15 years. Not bad going.

15 Step by Radiohead sounds like an entire ‘50s typing pool simultaneously clattering out the compete works of Shakespeare in a roomful of Royal typewriters. It’s jerky, juddering and in 5/4 time. Imagine a skeletal and arty take down of Dave Brubeck’s Take 5 and, even if you’ve never heard 15 Step before, you’ll know how the rhythm goes.

Radiohead15 Step

Radiohead are possibly the most-discussed band on the internet. Theories abound over 15 Step. It’s so-called, some say, because there are 15 steps from intro to vocal; a Radiohead working title that stuck.

Others maintain it relates to death – throughout the song there are lyrical references to ‘the end’ and dying. Pistol-toting duelists in the Wild West would turn back-to-back then take 15 steps before turning and firing. There are, they say, 15 steps leading to the gallows and the ‘sheer drop’ that follows. I always thought there were 13 steps to the gallows (and 13 loops of the rope on the noose) but don’t let that get in the way of a good theory.

It relates, others say, to the Bjork-starring movie Dancer In The Dark. There’s a train of thought that every track on parent album In Rainbows relates in one way or other to a movie. Google the theories if you must. The only thing so far uncovered is a mind-blowing theory correlating the listening of In Rainbows to the synchronised viewing of The Wizard Of Oz. I dare say someone’s tried it though.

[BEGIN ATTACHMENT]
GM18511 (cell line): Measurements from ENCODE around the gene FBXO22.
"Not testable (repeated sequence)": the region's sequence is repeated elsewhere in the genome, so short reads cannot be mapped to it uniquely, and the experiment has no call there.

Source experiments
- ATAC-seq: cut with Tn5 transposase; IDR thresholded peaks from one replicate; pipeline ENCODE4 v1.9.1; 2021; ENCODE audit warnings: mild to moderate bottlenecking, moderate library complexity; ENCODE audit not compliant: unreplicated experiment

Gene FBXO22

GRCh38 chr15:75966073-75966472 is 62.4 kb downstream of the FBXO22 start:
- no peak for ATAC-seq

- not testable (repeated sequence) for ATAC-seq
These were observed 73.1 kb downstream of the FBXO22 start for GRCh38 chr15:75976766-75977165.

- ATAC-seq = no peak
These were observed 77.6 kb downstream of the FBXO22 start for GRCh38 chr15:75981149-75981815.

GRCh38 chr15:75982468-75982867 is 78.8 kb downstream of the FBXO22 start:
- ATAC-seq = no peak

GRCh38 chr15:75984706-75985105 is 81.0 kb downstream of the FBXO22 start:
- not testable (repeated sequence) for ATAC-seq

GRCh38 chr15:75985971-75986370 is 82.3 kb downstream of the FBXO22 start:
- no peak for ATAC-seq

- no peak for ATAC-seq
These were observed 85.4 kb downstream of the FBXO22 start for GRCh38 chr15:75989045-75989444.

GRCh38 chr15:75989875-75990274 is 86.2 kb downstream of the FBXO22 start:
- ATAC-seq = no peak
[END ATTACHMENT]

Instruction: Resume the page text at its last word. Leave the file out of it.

Radiohead15 Step (Live from The Basement)

But back to 15 Step. It may be rhythm-heavy and death-obsessed, but it’s also groovy as fuck, the perfect Radiohead marriage of technology and trad. Guitars play in weird time signatures (that’ll be that 5/4 thing again); all tumbling arpeggios and crunching riffs. Colin Greenwood’s bass line is pure Can; hypnotic, snaking and jazz-inflected. There’s a brilliant wee breakdown midway through that holds it all together as the players around him go off into their own orbits. There are sci-fi whooshes, sampled schoolchildren shouting “Hey!” now and again and enough head-nodding noodling parts to sate even the most chin-stroking of ‘Head fans.

Like all great Radiohead tracks, it’s not an immediate hit. It has become an inescapable ear worm only over time. More than a few plays down the years and it is, like the entire album it is featured on, one of Radiohead’s very best. But you knew that already.

Alternative Version, demo, Gone but not forgotten, Live!

Bob Marley and The Scholars

Years ago, in the grim and distant past, I was doing some supply teaching work. Back then, much like it is nowadays, permanent teaching jobs were thin on the ground as to be almost non-existent, so any call from any school was gratefully received.